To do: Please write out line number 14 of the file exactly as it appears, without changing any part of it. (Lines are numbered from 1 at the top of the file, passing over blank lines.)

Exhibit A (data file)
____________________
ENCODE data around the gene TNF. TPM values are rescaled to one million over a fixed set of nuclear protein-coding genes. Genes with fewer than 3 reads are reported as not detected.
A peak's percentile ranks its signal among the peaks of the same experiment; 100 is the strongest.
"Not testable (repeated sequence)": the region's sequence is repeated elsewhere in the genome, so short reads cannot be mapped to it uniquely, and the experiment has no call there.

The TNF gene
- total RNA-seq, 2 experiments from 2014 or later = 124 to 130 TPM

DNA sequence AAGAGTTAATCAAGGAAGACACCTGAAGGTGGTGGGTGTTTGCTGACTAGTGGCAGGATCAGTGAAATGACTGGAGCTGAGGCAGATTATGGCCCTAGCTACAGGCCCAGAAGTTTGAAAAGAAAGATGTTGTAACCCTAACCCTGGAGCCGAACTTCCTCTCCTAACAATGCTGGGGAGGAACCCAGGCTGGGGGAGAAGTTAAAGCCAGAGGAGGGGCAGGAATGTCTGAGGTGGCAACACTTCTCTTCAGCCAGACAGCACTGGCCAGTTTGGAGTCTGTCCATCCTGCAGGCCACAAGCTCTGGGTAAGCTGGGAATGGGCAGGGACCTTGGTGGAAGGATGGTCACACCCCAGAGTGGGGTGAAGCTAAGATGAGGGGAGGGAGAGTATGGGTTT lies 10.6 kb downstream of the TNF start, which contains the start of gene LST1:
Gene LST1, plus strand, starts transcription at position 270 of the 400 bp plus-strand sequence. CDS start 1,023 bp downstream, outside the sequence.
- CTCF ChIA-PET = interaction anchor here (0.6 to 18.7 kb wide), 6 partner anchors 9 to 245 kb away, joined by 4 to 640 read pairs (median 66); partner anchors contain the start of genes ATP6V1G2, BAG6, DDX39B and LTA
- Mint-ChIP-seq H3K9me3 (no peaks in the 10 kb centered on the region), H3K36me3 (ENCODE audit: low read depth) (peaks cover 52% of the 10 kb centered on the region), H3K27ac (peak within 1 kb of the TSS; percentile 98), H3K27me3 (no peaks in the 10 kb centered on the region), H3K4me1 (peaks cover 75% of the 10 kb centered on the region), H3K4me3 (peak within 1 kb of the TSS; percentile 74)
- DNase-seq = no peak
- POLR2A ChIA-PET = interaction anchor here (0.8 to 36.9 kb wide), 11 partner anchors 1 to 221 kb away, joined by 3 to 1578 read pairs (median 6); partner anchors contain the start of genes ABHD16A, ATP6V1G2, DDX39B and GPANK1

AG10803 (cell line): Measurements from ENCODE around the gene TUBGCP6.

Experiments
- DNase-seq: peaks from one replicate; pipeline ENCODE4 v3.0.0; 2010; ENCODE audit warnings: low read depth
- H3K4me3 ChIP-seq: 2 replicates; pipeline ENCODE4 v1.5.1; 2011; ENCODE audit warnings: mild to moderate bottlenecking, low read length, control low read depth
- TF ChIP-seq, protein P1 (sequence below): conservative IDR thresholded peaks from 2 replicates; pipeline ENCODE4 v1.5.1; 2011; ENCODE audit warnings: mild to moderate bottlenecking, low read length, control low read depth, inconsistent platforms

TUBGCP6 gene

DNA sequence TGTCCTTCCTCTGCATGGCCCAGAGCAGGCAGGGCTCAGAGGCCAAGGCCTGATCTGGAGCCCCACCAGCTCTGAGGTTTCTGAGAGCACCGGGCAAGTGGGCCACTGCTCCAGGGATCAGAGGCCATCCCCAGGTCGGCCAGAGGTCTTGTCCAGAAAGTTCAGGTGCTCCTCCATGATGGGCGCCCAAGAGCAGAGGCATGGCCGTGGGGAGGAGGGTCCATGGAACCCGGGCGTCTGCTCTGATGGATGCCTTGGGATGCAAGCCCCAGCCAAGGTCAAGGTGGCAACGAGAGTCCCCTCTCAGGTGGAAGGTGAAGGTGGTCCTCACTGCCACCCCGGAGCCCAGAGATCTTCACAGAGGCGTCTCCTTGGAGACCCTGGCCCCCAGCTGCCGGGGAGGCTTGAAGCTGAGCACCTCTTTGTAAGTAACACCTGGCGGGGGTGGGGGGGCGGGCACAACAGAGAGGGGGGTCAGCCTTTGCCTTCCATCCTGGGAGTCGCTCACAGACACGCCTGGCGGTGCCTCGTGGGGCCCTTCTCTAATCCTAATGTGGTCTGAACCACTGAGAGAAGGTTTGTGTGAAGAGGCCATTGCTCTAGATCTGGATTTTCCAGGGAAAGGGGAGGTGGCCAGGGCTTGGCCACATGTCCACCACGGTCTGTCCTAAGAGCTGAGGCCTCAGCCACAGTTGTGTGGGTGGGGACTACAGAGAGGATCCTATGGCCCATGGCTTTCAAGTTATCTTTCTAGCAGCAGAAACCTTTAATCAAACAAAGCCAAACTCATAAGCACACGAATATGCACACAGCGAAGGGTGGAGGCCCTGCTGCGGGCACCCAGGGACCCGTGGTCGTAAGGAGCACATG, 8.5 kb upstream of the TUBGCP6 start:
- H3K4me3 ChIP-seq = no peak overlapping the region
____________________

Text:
- DNase-seq: peaks from one replicate; pipeline ENCODE4 v3.0.0; 2010; ENCODE audit warnings: low read depth